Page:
moving my cheese and they're gonna come up me a whole bunch of times, Greg, how many times are you gonna move my cheese? Like, it's just you're constantly asking them to do something different.
And the cognitive burden of learning something new is not something that we can really discount and. I think we kind of, through the pandemic,
it's, It's been one of the things that's attributed to burnout. I mean, people just going, you know what, enough I'm done.
Yeah, I think we put a lot of projects on pause during the pandemic to focus on really important transformative system-wide projects.
And we proved that we could execute on them quickly because we needed to. But now there's kind of nine other silos within the medical center that have had pet projects that have been on pause for so long that they also want them executed on equally as quickly and. I'm finding myself having to say, all right, we need to really, you know, details matter, especially when it comes to the providers.
You have to think about, how this impacts the way they're scheduled, the way they can see patients, the type of care they delivered, whether it's how they actually wanna practice medicine. I think we're trying to give people options and opportunities to kind of, have choice in how they work or how they want to work.
So choice give me an idea of what's the promise? So when you're talking to clinicians and you're saying, look, we are gonna do these things. And it creates a much better experience for the consumer. Because you describe a lot of things that are really good for the consumer. It's like, look online, scheduling, automation, of appointments and all those things.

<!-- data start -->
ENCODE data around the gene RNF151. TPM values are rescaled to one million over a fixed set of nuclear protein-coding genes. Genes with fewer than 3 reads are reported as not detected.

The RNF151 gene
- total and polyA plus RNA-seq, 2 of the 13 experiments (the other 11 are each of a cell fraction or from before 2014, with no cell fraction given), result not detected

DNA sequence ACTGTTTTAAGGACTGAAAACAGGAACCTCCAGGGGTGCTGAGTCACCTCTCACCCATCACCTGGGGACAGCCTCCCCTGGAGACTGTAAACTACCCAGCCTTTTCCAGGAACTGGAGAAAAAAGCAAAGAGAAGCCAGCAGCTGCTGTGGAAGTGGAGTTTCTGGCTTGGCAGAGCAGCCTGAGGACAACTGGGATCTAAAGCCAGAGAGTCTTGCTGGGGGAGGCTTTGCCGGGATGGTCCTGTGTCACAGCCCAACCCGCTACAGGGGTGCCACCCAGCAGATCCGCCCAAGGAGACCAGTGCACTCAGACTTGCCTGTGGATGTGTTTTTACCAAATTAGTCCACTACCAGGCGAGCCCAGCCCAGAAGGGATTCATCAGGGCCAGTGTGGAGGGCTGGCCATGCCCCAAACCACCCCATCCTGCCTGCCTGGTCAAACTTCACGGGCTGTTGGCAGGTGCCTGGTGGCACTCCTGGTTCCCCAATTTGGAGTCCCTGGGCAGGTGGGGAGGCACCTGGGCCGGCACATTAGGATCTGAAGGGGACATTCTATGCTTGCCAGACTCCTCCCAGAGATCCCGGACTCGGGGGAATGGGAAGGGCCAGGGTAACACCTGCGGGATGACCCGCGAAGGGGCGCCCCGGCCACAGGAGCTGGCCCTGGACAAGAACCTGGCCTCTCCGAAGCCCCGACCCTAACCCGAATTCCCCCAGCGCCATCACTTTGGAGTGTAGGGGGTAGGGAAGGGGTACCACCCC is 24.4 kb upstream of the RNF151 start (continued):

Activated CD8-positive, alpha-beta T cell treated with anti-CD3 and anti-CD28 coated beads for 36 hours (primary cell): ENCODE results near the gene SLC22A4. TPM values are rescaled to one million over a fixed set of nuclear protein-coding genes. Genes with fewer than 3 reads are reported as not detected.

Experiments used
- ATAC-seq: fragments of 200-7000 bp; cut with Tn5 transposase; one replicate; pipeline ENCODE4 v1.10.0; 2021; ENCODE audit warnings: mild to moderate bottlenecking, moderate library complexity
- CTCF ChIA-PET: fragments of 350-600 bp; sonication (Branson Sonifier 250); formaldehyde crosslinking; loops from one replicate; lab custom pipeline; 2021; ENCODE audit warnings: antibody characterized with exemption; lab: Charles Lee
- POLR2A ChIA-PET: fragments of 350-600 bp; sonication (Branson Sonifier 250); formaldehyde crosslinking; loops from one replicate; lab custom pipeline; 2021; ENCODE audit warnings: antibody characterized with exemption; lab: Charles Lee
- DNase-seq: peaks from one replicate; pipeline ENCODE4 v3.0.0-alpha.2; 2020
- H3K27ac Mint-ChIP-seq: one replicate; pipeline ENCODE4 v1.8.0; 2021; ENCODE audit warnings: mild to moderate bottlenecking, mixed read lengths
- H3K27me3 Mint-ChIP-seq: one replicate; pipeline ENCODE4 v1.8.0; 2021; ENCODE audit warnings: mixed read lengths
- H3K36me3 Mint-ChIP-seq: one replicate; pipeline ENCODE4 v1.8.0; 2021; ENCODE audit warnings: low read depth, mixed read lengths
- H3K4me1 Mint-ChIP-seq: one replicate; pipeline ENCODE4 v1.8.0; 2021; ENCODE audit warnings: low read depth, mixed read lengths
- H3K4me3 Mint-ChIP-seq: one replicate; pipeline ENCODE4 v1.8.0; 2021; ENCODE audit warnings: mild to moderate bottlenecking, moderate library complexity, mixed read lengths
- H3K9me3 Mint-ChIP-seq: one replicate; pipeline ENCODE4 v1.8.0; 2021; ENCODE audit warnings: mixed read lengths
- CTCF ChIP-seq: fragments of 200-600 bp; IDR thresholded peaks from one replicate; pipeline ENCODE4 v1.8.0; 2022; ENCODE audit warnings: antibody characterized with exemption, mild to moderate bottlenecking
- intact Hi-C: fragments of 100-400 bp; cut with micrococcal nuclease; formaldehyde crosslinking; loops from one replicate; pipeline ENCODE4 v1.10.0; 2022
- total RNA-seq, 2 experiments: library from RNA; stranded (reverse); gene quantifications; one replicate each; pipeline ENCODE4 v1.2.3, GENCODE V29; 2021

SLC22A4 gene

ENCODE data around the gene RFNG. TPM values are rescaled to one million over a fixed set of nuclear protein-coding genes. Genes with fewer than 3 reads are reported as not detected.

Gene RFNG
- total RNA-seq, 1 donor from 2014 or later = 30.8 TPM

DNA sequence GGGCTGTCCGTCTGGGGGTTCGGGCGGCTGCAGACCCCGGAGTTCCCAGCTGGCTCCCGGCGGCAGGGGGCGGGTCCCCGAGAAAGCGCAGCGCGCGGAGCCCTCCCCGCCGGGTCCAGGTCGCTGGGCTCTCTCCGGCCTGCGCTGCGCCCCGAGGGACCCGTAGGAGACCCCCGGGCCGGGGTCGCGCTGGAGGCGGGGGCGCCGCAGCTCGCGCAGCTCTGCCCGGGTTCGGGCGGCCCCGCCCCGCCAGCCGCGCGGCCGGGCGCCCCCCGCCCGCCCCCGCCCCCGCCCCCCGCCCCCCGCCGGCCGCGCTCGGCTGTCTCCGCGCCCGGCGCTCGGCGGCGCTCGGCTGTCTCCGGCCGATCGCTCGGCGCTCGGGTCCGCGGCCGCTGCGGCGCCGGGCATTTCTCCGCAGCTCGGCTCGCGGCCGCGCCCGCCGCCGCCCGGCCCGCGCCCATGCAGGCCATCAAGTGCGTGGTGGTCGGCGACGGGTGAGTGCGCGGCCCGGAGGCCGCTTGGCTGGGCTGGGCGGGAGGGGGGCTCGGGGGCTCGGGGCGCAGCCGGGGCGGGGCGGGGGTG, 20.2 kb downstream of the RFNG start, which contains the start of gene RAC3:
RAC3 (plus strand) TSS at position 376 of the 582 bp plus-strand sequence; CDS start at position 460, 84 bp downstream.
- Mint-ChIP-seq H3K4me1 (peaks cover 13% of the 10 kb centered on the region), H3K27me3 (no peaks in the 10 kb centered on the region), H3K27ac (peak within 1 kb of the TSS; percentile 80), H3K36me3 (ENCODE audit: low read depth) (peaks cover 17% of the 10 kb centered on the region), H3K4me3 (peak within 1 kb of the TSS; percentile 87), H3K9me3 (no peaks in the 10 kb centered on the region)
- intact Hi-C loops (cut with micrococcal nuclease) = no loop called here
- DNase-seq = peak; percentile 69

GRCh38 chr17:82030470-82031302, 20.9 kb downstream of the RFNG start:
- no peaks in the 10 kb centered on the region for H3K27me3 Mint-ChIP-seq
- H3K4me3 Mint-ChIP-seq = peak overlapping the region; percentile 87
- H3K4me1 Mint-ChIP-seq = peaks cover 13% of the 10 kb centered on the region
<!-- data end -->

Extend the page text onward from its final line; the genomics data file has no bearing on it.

What's the upside on the clinician side for them?
I don't think it's a one-to-one on upside, so, there is an upside in that if we do it right, you're gonna see more of the type of patients that you want to see and we're getting better. So at our organization, we capture patient reported outcomes PROMIS data on all of our patients.
And so we have a really good measure of health. So as we talk about transforming from healthcare delivery to delivering health, we actually are measuring it because that's what we wanna improve. From an appointment standpoint, we can actually look at, okay, which providers are actually able to deliver better health outcomes for their patients?
What are they comfortable seeing? You can start actually using some of those triage pathways to get providerS Kind of the patient types that, they're good at taking care of, and obviously that's gonna make them happier. So that's one promise that we can deliver. But I think the other thing we're doing is just saying, Hey, we're also gonna be delivering technology to make your job easier.